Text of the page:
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The Dark Knight Rises, 10 Years Later: Start #14

June 13, 2013: Matt Harvey pitches seven dominant innings, but takes his first loss.

St. Louis Cardinals v New York Mets

Here at Amazin’ Avenue, we’re marking the 10-year anniversary of Matt Harvey’s transcendent 2013 season by spending the year looking back at each of Harvey’s amazing 26 starts that season, one by one, on the anniversary day of each start. We’ll re-live one of the best pitching seasons in Mets history, start-by-start, from its zenith to its tragic end.

We continue today with his 14th start at home against the Cardinals. You can read about his last start here.


The back tightness that had ailed Harvey in his last start had subsided. He got through his bullpen during the week, and pronounced himself good to go for this Thursday afternoon start against the Cardinals. It was a rainy June afternoon, but the rain parted in time for two of the best pitchers in baseball to go head to head on this afternoon at Citi Field.

Harvey had already been in some heavyweight fights against other team’s aces in-division–most notably Roy Halladay, Stephen Strasburg, and Jose Fernandez–but this was his first battle against Adam Wainwright, who, for all intents and purposes was actually having a season just as dominant as Harvey’s. Wainwright entered this start with a 2.34 ERA and a microscopic 1.74 FIP. Perhaps most amazingly, Wainwright had allowed just two homers in his first 13 starts, and that gave Wainwright a 3.6 fWAR to edge out Harvey’s 3.3 fWAR coming into this game. Those were the two highest pitching fWARs in baseball to that point.

So the onus was on Harvey to once again prove who the better pitcher was. It should be noted that the Cardinals possessed one of the best lineups in baseball, and would go on to represent the NL in the World Series last year, while Wainwright had to face the 2013 New York Mets.

Harvey, looking like he knew he was in a heavyweight battle early on, was pumping his fastball at 97-98 MPH in the first inning, and the Cardinal hitters had no chance. Harvey breezed through the first inning on 10 pitches with two strikeouts.

Wainwright followed with a scoreless bottom half, and the pitcher’s duel was off and running. Harvey followed with a breezy 12-pitch second, and Wainwright fanned two in the bottom half. Harvey went back to work in the third and struck out the first hitter he faced, but Pete Kozma then laced a single into right field for the first hit off Harvey.

Wainwright bunted him over, and then Matt Carpenter lined a ball to right that Marlon Byrd couldn’t reach on a dive. It went all the way to the wall, Kozma scored, and Carpenter wound up at third with an RBI triple to take a 1-0 lead.

Harvey would bounce back by striking out Carlos Beltran to end the inning, but on this day, one run might’ve been enough. That idea was further cemented by Wainwright setting the Mets down in order in the bottom half.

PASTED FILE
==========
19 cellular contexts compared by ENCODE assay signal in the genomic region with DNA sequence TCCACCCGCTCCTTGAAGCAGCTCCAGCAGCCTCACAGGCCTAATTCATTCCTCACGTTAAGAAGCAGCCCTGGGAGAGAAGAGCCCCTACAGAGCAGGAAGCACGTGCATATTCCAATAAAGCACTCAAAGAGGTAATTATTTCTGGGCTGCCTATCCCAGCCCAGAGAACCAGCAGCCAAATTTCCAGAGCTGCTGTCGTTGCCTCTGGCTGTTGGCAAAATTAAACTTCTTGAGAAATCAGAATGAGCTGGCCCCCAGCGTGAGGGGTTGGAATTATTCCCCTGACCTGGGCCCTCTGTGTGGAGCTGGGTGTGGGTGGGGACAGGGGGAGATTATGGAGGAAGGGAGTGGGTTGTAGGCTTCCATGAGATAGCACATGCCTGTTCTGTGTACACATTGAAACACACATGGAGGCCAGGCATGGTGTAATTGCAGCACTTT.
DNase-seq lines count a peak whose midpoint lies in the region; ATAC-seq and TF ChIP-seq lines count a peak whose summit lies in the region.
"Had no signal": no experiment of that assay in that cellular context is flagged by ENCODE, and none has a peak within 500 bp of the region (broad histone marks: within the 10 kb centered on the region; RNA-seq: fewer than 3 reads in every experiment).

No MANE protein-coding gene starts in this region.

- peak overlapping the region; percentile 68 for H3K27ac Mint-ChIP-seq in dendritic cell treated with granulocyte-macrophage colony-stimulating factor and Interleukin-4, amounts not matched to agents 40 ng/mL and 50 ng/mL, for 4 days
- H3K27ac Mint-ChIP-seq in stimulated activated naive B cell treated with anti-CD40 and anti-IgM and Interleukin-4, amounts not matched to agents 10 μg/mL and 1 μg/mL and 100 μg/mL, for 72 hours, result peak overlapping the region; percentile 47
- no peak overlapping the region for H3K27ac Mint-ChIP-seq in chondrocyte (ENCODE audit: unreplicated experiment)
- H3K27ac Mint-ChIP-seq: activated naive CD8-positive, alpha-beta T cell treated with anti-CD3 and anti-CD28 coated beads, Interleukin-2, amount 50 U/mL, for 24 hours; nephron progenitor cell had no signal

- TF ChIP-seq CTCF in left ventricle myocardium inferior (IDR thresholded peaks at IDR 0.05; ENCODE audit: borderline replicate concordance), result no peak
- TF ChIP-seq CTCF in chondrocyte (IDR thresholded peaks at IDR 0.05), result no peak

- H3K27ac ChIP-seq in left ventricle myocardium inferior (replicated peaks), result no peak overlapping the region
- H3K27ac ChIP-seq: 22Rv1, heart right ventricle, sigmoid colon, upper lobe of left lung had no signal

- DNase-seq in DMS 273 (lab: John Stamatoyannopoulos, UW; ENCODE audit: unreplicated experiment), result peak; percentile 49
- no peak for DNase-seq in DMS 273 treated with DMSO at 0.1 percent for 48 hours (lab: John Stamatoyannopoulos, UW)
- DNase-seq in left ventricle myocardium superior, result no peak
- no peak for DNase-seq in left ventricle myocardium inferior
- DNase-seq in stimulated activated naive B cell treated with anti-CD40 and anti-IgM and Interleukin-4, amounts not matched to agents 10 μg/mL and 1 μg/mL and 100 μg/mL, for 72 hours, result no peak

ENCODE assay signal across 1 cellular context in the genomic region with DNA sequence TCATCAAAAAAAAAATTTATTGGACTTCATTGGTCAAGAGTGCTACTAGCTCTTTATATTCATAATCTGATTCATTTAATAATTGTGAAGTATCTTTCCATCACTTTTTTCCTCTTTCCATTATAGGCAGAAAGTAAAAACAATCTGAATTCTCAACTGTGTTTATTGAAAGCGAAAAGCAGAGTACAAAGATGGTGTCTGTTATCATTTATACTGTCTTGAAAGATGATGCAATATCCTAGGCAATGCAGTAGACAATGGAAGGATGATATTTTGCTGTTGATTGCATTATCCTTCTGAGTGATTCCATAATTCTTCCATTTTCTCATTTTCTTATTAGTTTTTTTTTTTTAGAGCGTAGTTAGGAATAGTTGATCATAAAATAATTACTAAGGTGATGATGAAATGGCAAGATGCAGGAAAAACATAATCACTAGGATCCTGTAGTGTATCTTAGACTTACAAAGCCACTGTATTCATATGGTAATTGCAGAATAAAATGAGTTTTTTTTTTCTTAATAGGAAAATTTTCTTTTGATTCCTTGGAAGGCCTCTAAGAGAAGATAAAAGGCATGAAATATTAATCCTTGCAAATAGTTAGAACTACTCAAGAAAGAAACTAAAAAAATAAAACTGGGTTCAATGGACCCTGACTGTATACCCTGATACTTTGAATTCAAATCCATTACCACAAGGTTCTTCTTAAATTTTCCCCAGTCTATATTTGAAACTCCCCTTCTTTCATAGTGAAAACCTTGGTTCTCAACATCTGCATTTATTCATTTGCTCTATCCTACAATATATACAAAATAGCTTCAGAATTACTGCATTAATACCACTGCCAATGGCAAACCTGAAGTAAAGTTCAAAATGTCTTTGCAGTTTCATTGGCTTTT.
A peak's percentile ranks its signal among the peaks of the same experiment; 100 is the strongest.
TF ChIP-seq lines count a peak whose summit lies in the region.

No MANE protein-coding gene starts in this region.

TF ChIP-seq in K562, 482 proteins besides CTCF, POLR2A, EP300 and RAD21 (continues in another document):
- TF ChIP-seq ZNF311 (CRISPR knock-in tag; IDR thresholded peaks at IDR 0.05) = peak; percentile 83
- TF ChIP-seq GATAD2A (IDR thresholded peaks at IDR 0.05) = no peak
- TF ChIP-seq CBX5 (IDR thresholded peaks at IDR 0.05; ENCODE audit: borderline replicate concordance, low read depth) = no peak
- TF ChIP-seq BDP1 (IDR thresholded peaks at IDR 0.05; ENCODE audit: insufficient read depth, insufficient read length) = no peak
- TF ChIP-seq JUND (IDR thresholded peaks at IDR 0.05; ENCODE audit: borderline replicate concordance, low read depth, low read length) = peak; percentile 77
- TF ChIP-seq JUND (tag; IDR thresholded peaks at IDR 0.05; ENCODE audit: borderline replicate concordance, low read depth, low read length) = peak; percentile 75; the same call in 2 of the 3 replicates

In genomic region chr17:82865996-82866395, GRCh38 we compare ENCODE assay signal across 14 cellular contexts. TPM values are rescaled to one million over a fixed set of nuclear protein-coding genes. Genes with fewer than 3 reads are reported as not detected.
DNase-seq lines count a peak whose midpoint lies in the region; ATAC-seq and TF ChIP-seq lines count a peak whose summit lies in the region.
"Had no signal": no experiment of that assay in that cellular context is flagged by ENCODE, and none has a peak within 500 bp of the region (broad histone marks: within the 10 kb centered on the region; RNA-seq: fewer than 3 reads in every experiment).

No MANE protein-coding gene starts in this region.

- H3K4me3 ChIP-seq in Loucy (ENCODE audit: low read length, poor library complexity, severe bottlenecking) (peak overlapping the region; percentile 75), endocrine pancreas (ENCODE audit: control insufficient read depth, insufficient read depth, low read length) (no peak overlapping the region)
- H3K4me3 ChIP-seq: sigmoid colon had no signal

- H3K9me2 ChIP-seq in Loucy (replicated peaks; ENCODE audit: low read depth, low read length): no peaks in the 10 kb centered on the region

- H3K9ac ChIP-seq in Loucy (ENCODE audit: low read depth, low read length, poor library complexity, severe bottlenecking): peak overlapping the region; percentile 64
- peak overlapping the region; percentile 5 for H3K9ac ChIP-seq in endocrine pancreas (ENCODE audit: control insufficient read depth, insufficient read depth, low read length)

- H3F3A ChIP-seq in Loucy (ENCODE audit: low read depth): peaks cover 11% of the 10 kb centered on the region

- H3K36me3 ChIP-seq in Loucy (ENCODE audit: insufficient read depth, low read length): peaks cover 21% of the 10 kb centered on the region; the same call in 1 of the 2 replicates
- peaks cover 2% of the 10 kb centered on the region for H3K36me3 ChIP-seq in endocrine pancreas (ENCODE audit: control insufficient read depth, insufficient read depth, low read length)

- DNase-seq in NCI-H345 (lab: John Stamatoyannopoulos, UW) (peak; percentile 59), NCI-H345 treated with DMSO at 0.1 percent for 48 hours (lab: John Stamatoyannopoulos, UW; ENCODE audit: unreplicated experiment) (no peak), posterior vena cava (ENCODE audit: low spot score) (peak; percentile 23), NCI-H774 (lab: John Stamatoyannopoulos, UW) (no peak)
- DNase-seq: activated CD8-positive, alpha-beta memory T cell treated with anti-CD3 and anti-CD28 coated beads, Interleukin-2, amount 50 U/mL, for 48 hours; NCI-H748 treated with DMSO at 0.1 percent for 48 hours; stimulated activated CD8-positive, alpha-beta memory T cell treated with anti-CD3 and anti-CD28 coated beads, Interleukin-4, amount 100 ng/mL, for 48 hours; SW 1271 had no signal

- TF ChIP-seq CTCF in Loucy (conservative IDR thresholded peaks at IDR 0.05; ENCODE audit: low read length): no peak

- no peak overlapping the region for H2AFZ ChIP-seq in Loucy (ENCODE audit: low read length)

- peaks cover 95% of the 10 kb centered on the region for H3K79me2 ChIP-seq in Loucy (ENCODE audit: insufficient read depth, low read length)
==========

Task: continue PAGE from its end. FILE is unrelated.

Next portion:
From there, Harvey was pretty untouchable the rest of the way. He scattered a few hits and a walk over the next few innings, but the Cardinals never really threatened against him again. He finished seven innings on 97 pitches, and was done after that. He allowed just the one run on five hits and one free pass. He struck out seven Cardinals, and lowered his ERA to 2.08.

On the other side, well, Wainwright was just as good. The Mets broke through with their first hit against him in the fourth, but that was the first of only four hits he would allow, with two of them coming from David Wright. Waino surrendered two walks, with one of them an intentional walk to Kirk Nieuwenhuis in the bottom of the seventh to set up runners at first and second with two outs for the Mets, but Justin Turner grounded out to end the threat.

Wainwright completed his day after seven innings and 95 pitches. Overall, the two aces pitched about as evenly as they could’ve. Wainwright’s game score for this game was 73, while Harvey’s was 69. But most importantly, the Cardinals had the 1-0 lead on the scoreboard.

They made that a 2-0 lead in the eighth with an Allen Craig single off LaTroy Hawkins. The Mets were equally hopeless off Trevor Rosenthal in the bottom of the eighth, though Wright notched his third hit of the game in that inning. He now had three of the Mets five hits in this game.

The Mets still trailed 2-0 going to the bottom of the ninth, with only three outs to protect Harvey from his first loss of the 2013 season. Harvey’s undefeated season hung on the hopes of the Mets’ bats.

Marlon Byrd hit a solo homer in the ninth to get the Mets on the board, and then John Buck doubled to put the tying run in scoring position. But neither Nieuwenhuis nor Josh Satin could get him around, and the Mets fell 2-1. It wasn’t fair, but Harvey took his first loss of the season.

Knowing Harvey’s personality, it’s safe to assume he didn’t take losing this game to Wainwright and finally having a blemish on his record too kindly. It was just his second decision since April 19th.

The Mets, on the other hand, were now a season low 13 games under .500 and looking as listless as ever. Besides Harvey, nobody in the rotation could pitch, and besides Wright, nobody on the offense could hit. The team would sink to 15 games under .500 before Harvey’s next start, but they were getting an infusion of talent soon. Top pitching prospect Zack Wheeler was on his way up, and he was set to pair with Harvey atop the rotation for years to come. The Mets were going to call him up for the second game of a doubleheader in Atlanta in the coming week, and Harvey was set to start the first game.